After “Rude,” Magic! tried in vain to recapture the, well, you know. In 2015, they released a non-album single called “#SundayFunday” that’s exactly as cloying as you’d expect from the title. The following year, they put out their second album Primary Colours, on which Atweh openly grappled with the burden of having a hit song so big that it completely overshadows your band.
The most incredible — by which I mean insane — track from Primary Colours is “Dance Monkey,” in which Atweh spins a parable-like tale about a precious lil’ primate who learns “a simple song” and becomes famous, only to find that he’s actually being held captive by his money-grubbing handlers. By the end of the song, however, the monkey learns a new song that is less popular, but more artistically satisfying.
“It doesn’t matter what the people say,” Atweh sings. “You can take my house way / ‘Cause I know that I’ll never be no / Dance, dance, dance monkey.”
On the off-chance that the “secret” message of “Dance Monkey” was unclear, Atweh clarified in a subsequent Rolling Stone interview. “When you’re doing promo you’re singing one or two songs over and over again. We would sing ‘Rude three times a day, every day, often acoustically,” he complained. “It was like, ‘This is ridiculous!’ It was a little much but still fun.”
While Atweh himself claimed that he was sick of “Rude,” he also dismissed the song’s haters — “I think the people that didn’t like it don’t like anything” — while maintaining that actual reggae artists loved “Rude.” (“We got to Jamaica or Barbados or Trinidad and we’re embraced. They’re like, ‘Wassup, bros!’”) Above all, he insisted that Magic! was in it for the long haul. “We’re going to get old and weird and our songs have to be something that transcends everything. We can already see the next three albums. ‘Rude’ was just the introduction,” he promised.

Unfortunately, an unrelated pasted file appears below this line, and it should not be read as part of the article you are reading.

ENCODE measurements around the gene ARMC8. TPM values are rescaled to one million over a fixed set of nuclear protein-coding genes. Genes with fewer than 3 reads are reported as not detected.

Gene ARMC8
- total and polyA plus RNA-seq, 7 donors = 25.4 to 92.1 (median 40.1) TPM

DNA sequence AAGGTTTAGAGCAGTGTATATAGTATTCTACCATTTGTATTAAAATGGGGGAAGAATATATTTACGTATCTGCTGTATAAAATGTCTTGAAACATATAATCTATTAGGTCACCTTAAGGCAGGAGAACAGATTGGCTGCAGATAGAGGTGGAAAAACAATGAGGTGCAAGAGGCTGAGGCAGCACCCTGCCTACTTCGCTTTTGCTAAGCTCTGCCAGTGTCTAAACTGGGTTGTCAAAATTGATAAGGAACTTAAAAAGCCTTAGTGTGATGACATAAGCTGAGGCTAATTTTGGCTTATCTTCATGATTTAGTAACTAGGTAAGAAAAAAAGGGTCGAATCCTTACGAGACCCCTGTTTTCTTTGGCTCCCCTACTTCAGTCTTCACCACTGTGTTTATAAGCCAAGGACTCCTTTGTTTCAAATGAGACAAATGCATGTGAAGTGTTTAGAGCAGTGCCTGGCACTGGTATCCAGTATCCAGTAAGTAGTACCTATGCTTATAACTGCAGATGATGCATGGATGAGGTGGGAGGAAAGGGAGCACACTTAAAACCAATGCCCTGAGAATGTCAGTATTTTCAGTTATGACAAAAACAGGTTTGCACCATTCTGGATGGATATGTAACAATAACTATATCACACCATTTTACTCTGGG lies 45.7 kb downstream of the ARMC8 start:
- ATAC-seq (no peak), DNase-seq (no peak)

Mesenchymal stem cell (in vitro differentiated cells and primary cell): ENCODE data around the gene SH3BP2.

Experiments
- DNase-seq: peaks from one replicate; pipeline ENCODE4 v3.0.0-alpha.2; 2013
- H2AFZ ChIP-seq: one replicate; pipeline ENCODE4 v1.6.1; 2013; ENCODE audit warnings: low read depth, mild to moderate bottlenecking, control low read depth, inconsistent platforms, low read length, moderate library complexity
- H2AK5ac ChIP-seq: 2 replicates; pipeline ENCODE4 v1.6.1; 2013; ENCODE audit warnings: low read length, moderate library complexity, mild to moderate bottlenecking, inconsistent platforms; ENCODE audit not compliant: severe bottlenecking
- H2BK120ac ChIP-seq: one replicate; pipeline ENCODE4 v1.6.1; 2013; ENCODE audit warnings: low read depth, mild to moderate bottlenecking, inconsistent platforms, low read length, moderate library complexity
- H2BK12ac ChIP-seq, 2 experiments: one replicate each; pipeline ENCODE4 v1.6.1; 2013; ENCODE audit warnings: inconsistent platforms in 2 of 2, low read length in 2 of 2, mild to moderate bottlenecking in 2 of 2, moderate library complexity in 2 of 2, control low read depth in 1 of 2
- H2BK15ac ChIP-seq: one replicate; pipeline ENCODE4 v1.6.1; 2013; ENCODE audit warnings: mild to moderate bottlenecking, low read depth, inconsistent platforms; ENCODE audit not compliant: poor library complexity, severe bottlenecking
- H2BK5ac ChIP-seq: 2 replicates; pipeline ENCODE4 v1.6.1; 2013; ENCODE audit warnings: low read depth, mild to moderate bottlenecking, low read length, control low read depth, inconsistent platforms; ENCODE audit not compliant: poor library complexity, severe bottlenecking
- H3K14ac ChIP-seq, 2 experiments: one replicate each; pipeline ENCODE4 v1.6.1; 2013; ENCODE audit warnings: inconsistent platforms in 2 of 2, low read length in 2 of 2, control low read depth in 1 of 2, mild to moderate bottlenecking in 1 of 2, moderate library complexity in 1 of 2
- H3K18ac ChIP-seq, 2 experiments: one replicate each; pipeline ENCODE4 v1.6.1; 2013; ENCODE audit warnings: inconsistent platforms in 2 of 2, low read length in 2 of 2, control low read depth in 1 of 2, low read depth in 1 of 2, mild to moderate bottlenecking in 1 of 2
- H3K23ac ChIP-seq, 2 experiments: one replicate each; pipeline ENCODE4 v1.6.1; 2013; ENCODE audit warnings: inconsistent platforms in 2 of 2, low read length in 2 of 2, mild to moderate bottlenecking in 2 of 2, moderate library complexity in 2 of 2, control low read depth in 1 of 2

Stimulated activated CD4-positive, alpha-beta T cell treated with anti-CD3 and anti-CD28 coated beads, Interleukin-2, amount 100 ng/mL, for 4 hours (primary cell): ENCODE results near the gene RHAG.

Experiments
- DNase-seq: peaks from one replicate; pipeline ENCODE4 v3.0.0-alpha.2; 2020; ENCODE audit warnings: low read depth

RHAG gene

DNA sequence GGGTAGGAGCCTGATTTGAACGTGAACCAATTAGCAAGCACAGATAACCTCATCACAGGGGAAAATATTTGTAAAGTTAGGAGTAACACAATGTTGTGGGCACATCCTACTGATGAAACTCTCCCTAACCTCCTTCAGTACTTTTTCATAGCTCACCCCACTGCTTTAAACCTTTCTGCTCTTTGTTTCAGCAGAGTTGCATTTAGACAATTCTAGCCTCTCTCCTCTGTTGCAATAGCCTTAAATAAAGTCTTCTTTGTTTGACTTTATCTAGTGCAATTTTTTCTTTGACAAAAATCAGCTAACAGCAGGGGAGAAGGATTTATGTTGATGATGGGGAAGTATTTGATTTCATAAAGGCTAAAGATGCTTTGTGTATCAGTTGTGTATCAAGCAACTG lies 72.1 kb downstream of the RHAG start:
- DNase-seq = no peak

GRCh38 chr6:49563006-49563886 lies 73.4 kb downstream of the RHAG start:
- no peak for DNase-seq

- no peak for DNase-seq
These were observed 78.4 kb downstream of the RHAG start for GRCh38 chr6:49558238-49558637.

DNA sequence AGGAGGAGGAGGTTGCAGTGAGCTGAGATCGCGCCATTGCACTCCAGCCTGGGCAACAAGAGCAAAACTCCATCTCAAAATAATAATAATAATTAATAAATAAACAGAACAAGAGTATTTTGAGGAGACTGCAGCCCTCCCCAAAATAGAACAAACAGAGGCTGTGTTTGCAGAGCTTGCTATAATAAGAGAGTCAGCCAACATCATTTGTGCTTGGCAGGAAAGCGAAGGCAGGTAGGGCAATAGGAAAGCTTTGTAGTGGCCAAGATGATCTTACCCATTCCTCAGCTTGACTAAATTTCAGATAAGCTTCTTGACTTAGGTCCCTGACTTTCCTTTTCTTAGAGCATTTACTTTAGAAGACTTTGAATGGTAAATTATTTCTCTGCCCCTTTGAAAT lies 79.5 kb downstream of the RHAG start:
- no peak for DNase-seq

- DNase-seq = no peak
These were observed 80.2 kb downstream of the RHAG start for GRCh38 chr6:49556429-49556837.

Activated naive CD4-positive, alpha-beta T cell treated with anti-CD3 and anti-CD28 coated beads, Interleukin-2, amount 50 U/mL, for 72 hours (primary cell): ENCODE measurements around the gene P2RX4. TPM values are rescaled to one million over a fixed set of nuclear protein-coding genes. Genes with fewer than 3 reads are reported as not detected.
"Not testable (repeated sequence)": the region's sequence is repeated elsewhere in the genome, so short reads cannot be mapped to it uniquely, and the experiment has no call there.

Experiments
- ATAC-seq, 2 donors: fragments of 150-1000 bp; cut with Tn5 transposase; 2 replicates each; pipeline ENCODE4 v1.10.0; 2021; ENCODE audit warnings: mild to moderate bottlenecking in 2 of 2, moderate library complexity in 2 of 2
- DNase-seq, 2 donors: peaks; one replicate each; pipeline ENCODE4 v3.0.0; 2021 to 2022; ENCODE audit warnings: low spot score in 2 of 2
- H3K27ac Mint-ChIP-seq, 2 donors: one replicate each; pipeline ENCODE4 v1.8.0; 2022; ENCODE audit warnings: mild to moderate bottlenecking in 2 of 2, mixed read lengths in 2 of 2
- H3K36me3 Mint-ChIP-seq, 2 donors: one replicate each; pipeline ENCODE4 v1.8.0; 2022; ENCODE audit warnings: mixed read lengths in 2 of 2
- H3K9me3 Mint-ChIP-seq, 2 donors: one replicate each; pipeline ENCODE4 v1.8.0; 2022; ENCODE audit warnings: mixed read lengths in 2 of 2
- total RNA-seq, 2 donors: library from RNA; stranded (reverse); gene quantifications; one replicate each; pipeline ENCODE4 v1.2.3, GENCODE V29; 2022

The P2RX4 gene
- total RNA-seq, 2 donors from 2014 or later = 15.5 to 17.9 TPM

Primary Colours was Magic!’s In Utero, the angry anti-fame record. Alas, unlike with Nirvana, their fame had already pretty much disappeared by then. It’s hard not to read the title of the band’s third LP, 2018’s Expectations, as another subtweet commenting on the dashed hopes of Atweh’s grand “we’ll grow old and weird” ambitions. Nevertheless, “Rude” lives on. While Magic! didn’t get there they way they would’ve wanted, they nevertheless achieved immortality. Someday we’ll all be dead, and the people left to wander the post-apocalyptic wasteland will still be asking each other, “Doncha know I’m human, too?”